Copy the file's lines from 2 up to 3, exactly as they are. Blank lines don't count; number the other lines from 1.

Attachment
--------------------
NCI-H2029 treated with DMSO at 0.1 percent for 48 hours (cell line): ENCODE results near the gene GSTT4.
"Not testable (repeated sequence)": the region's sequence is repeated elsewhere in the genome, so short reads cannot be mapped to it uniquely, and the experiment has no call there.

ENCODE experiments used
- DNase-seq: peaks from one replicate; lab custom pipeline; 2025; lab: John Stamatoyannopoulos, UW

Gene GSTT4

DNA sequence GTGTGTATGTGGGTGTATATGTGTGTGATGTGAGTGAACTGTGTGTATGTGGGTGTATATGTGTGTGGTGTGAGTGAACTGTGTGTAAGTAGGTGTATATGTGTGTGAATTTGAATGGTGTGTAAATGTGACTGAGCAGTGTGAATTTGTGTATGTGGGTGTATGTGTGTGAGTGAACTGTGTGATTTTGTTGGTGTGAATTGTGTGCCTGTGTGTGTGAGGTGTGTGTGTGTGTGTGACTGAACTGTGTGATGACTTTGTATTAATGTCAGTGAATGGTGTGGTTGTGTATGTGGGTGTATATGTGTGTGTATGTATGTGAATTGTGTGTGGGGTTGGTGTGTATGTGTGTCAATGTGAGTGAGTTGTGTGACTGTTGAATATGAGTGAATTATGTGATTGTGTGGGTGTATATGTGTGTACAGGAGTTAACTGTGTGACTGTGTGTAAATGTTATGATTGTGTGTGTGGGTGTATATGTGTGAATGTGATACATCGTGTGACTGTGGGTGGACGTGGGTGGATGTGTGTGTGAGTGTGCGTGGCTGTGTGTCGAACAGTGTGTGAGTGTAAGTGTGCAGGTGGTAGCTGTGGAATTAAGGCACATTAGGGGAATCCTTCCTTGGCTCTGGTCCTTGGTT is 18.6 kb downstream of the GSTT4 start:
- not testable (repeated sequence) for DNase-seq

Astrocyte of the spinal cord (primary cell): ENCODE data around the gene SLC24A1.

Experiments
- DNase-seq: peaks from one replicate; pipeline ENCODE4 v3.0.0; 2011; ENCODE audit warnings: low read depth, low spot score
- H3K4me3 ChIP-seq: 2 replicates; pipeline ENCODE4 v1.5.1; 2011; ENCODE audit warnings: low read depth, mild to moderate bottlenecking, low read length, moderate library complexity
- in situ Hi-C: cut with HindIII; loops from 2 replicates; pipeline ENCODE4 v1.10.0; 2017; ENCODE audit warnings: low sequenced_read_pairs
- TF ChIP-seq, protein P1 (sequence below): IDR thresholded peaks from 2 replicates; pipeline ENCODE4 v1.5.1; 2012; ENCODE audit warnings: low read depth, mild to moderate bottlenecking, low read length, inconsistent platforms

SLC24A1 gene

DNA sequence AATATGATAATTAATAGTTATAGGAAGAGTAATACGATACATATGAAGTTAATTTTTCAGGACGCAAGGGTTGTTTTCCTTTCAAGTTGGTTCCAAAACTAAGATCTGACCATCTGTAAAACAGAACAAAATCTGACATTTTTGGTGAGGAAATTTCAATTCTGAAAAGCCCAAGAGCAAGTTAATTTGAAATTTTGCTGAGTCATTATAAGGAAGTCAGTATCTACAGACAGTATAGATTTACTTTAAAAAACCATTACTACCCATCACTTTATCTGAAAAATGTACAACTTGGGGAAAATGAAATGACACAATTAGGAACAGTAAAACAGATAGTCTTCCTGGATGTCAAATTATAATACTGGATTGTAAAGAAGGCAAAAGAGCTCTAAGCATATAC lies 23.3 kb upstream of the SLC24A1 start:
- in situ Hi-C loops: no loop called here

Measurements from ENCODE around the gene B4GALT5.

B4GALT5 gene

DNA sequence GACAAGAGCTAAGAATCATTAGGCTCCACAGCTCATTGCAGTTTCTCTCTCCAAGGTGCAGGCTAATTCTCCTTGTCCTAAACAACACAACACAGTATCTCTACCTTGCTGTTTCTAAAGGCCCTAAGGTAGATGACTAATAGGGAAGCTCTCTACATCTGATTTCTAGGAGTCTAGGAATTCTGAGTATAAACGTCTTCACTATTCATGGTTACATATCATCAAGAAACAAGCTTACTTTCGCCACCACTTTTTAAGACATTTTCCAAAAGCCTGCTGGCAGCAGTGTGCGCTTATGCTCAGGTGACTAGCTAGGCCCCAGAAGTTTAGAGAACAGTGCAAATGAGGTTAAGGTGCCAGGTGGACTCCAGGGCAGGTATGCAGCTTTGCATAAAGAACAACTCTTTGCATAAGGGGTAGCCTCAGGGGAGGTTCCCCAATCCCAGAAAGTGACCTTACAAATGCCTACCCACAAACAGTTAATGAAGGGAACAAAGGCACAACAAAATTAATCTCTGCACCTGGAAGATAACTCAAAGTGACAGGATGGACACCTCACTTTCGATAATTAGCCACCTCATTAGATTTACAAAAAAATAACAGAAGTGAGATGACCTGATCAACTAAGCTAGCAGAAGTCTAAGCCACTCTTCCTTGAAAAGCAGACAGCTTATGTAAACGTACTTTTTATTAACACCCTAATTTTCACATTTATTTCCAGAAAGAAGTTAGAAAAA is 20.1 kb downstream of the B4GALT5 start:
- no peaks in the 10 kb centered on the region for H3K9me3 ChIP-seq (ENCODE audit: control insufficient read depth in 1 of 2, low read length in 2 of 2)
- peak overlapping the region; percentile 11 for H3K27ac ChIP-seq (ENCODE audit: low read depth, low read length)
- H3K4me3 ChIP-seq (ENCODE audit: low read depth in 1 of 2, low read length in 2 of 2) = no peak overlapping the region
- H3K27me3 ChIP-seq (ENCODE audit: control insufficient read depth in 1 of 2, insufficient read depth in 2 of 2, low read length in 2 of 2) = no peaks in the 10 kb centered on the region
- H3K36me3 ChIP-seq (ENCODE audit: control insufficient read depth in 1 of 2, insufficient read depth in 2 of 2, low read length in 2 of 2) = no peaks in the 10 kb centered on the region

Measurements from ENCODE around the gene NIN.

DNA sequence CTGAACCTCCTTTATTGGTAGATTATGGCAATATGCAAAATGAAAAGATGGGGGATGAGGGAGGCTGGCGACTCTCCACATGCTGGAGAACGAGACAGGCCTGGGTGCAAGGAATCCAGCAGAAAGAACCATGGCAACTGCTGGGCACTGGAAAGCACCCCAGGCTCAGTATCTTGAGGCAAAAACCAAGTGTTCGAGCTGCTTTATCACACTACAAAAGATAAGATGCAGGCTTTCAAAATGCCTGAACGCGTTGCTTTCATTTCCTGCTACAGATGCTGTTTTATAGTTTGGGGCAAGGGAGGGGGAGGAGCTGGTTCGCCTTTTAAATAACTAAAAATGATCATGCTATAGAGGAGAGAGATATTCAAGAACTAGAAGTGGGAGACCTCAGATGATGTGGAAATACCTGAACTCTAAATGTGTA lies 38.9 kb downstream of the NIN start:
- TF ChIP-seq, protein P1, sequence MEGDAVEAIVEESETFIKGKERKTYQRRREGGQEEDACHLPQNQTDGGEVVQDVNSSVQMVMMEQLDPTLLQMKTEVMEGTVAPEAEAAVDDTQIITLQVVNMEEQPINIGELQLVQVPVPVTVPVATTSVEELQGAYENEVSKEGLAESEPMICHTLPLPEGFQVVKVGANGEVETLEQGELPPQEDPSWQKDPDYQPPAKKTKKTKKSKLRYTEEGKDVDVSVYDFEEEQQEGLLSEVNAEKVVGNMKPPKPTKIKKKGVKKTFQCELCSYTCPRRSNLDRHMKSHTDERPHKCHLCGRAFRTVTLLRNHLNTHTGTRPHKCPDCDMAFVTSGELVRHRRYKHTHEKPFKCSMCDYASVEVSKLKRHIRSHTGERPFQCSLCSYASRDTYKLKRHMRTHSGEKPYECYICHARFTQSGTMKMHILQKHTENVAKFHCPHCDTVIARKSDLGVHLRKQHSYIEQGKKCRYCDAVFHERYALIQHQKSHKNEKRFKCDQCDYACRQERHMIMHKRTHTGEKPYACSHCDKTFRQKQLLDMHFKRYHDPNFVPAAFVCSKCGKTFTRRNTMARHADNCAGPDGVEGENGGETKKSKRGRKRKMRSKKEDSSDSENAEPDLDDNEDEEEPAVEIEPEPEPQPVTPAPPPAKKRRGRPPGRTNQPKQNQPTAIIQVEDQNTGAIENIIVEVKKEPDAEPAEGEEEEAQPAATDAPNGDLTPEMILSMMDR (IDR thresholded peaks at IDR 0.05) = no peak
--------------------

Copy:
"Not testable (repeated sequence)": the region's sequence is repeated elsewhere in the genome, so short reads cannot be mapped to it uniquely, and the experiment has no call there.

ENCODE experiments used